When your dog has a fit, it can be a very scary time. You don’t know what to do, how you can help or why it is happening. In most cases, seizures are short – from the earliest signs to complete resolution will usually be less than 2 hours; the fit itself should be less than 2 minutes. You may notice behavioural changes that occur leading up to a fit, allowing you to predict when they are going to happen but do not panic. Below are a few of our tips to help increase the safety during the course of a fit, to help explain why these fits might be happening and to reduce your anxiety throughout the process.
Common reasons for fits
There are many reasons for dogs having fits (also widely referred to as convulsions and seizures). The most common is idiopathic epilepsy. This happens when there are imbalances in the amounts of neurotransmitters in the brain, leading to an “electrical storm”. Generally, this overexcitement of neurotransmitters is caused by a specific stimulus, but with idiopathic epilepsy it can be caused by anything. The exact causes are unknown, but there seems to be a strong genetic component. In dogs, this is by far the most common cause of fitting disorders.
Eating toxins or poisonous substances can affect the balance of activity within the brain by preventing certain pathways from working normally. Toxic substances causing these effects include: anti-freeze products, slug and snail bait and some spot-on flea product if used in massive overdose, or in the wrong species (e.g. permethrin in cats). Many others exist and some adverse reactions may result in fitting. Different toxins have different pathways, but should your dog eat any of these things, you should seek veterinary attention immediately.
Any issues related to poor circulation of the blood to the brain, or tumours within the brain, can lead to fitting episodes. So underlying diseases affecting the circulation and perfusion of the brain may lead to fits. Likewise, low blood sugar levels (also known as hypoglycaemia) caused by an overdose of insulin, or some types of liver and pancreas disease, can also cause fits as nerve cells are starved of fuel.
If your dog suffers from narcolepsy, a disease where your dog suddenly falls asleep, this can cause fits too, as can electrolyte and mineral imbalances. Different ions (e.g. sodium and calcium) control both muscle contractions and brain activity. Alterations in sodium (e.g. salt poisoning) or calcium (e.g. eclampsia in bitches) and other electrolytes therefore affects the release of neurotransmitters in the brain (causing seizures) and, in some cases, making the muscle contractions uncontrolled (causing twitching or rigidity). The imbalance of ions can be affected by diet, hormonal conditions, energy balance and medication.
How do I know if my pet is having a fit?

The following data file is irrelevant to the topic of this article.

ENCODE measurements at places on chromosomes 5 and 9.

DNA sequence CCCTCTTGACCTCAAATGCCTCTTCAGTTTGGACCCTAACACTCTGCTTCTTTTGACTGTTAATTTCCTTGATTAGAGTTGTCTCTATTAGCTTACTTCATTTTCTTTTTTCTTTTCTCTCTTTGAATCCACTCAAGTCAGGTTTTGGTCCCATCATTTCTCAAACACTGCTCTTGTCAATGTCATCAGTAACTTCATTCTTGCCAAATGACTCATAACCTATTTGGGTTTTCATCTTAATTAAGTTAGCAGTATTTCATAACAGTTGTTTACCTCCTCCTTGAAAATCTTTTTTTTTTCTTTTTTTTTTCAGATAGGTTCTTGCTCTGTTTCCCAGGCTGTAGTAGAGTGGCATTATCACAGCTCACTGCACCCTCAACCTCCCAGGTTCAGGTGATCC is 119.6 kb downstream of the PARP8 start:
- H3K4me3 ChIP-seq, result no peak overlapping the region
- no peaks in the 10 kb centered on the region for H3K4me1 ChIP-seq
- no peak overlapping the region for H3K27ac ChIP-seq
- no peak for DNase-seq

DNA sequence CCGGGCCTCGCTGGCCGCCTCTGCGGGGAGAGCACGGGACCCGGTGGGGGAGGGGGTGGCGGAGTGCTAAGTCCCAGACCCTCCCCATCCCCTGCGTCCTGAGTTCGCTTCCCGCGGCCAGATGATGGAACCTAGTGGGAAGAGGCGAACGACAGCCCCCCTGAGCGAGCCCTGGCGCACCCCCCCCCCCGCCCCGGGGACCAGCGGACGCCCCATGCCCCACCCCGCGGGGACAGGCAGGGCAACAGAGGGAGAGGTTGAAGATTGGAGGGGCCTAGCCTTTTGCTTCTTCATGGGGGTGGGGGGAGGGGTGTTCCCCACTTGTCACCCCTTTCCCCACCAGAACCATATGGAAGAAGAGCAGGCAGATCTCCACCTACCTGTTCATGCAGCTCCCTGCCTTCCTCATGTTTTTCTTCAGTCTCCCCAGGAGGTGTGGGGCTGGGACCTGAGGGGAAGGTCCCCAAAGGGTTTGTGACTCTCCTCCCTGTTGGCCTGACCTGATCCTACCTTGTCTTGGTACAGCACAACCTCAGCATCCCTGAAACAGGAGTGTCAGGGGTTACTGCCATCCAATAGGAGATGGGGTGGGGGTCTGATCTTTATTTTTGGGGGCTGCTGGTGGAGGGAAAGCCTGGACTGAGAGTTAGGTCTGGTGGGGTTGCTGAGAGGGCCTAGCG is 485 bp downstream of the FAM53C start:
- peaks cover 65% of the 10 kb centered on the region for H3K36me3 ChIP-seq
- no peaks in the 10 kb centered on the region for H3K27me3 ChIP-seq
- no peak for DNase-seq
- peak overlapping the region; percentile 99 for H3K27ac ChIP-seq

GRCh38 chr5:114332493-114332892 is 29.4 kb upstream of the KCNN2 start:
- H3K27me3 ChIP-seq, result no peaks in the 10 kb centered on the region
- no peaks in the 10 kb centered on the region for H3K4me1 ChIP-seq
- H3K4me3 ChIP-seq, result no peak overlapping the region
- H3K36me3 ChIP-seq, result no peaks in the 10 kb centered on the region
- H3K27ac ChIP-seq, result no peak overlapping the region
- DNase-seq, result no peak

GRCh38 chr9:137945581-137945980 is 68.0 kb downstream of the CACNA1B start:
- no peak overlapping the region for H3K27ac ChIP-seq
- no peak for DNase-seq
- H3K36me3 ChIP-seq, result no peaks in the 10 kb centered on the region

There are 3 phases to a fit. The ‘pre-ictal’ phase which occurs immediately before the fit, then the “true” seizure occurs, followed by the ‘post-ictal’ period. During the post-ictal phase, your dog may seem confused, lost, walk around aimlessly, eat and drink more, seem blind and be disorientated.
Your pet will usually appear to have the following symptoms: collapse, very stiff, shaky, jerky muscles (often “paddling” or “jerking”), facial tremors, hyper-salivation (drooling or frothing at the mouth), urinating and passing faeces.
What should I do when my dog is having a fit?
You should then leave your pet to have the fit – any interference may prolong the episode. Try to clear the area around your pet from sharp objects and large obstacles so, as they move around, they will not suffer any traumatic injuries. Do not move the dog, or try to put your hand anywhere near their mouth – they are unaware of what they’re doing and will bite! Fortunately, there is no real risk of them “swallowing their tongue” during a fit.
If possible, videoing the seizure is a good idea as it means you can show the vet exactly what it looked like. However, it is often worth calling us for advice regarding whether a visit is needed. This will be dependant on current medication, health and history.
Many seizures occur just once but you can never be sure, so you should bring your dog to the vets should a fit occur. Younger dogs are at a higher risk of suffering from severe epilepsy. If your dog has multiple fits within a short period, they could be at risk of suffering from brain damage. Thermoregulation becomes impaired following seizures, which can affect other organs. You should bring them to the clinic as soon as possible.
After your dog has stopped fitting, they will not be aware of what has just happened. They might be very confused and look lost. Do not rush to fuss them when they are in this state. Just allow them to recover peacefully. Recovery can take seconds or up to 24 hours. Keep an eye on them to make sure a second fit does not occur.
Can I prevent my dog from having a fit?
You need to find the underlying cause of the fit. Many fits are stimulated by specific environmental conditions. If you are lucky enough to be able to identify the specific cause, avoid this stimulus as much as possible! Maintaining a routine life, feeding your dog a healthy, balanced and consistent diet will help to reduce the risks of fits.
Longer term, medications are widely used in dogs with a fitting disorder. In the vast majority of cases, with appropriate medical treatment affected dogs can live a long and normal life with only very infrequent episodes.
Categorised in: News